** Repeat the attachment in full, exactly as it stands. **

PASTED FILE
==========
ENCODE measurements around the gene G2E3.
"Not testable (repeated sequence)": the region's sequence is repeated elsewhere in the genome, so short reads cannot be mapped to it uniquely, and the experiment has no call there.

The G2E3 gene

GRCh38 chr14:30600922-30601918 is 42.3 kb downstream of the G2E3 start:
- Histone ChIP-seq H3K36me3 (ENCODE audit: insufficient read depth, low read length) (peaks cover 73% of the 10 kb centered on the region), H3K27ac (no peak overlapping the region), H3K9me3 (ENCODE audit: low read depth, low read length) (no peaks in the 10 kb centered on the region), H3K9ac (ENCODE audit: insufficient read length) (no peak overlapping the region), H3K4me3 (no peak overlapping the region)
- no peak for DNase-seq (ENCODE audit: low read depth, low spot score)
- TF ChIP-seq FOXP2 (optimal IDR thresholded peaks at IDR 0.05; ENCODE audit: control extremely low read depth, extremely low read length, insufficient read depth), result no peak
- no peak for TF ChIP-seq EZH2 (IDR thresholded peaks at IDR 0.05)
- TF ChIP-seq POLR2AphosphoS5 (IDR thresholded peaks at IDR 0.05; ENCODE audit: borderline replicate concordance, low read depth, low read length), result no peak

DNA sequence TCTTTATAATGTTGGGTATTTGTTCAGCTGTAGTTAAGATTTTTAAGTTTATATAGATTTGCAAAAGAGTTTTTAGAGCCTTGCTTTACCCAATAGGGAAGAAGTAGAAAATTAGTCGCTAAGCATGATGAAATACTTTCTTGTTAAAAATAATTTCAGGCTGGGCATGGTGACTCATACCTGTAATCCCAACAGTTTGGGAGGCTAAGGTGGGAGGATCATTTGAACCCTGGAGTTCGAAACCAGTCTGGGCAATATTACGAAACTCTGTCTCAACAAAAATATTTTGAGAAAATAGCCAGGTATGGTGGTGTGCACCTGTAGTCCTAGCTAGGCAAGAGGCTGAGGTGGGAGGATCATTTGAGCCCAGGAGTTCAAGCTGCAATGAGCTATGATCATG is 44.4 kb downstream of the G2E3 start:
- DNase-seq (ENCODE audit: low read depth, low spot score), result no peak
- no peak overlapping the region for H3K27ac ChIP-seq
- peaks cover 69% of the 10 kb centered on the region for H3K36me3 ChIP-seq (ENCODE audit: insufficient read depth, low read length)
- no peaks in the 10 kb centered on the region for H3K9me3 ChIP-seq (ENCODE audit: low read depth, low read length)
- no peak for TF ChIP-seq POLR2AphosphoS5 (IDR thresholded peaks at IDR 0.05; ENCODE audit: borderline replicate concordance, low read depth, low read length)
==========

ENCODE measurements around the gene G2E3.
"Not testable (repeated sequence)": the region's sequence is repeated elsewhere in the genome, so short reads cannot be mapped to it uniquely, and the experiment has no call there.

The G2E3 gene

GRCh38 chr14:30600922-30601918 is 42.3 kb downstream of the G2E3 start:
- Histone ChIP-seq H3K36me3 (ENCODE audit: insufficient read depth, low read length) (peaks cover 73% of the 10 kb centered on the region), H3K27ac (no peak overlapping the region), H3K9me3 (ENCODE audit: low read depth, low read length) (no peaks in the 10 kb centered on the region), H3K9ac (ENCODE audit: insufficient read length) (no peak overlapping the region), H3K4me3 (no peak overlapping the region)
- no peak for DNase-seq (ENCODE audit: low read depth, low spot score)
- TF ChIP-seq FOXP2 (optimal IDR thresholded peaks at IDR 0.05; ENCODE audit: control extremely low read depth, extremely low read length, insufficient read depth), result no peak
- no peak for TF ChIP-seq EZH2 (IDR thresholded peaks at IDR 0.05)
- TF ChIP-seq POLR2AphosphoS5 (IDR thresholded peaks at IDR 0.05; ENCODE audit: borderline replicate concordance, low read depth, low read length), result no peak

DNA sequence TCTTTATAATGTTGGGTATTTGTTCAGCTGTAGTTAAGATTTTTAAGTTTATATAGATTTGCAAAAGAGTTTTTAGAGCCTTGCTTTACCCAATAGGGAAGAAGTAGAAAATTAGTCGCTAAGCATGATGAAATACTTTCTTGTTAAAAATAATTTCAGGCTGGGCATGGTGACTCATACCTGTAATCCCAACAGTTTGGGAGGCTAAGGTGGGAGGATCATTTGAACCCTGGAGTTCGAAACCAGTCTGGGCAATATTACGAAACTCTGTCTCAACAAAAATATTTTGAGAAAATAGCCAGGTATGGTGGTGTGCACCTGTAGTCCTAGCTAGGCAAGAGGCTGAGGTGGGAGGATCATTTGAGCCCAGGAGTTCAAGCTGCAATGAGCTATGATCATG is 44.4 kb downstream of the G2E3 start:
- DNase-seq (ENCODE audit: low read depth, low spot score), result no peak
- no peak overlapping the region for H3K27ac ChIP-seq
- peaks cover 69% of the 10 kb centered on the region for H3K36me3 ChIP-seq (ENCODE audit: insufficient read depth, low read length)
- no peaks in the 10 kb centered on the region for H3K9me3 ChIP-seq (ENCODE audit: low read depth, low read length)
- no peak for TF ChIP-seq POLR2AphosphoS5 (IDR thresholded peaks at IDR 0.05; ENCODE audit: borderline replicate concordance, low read depth, low read length)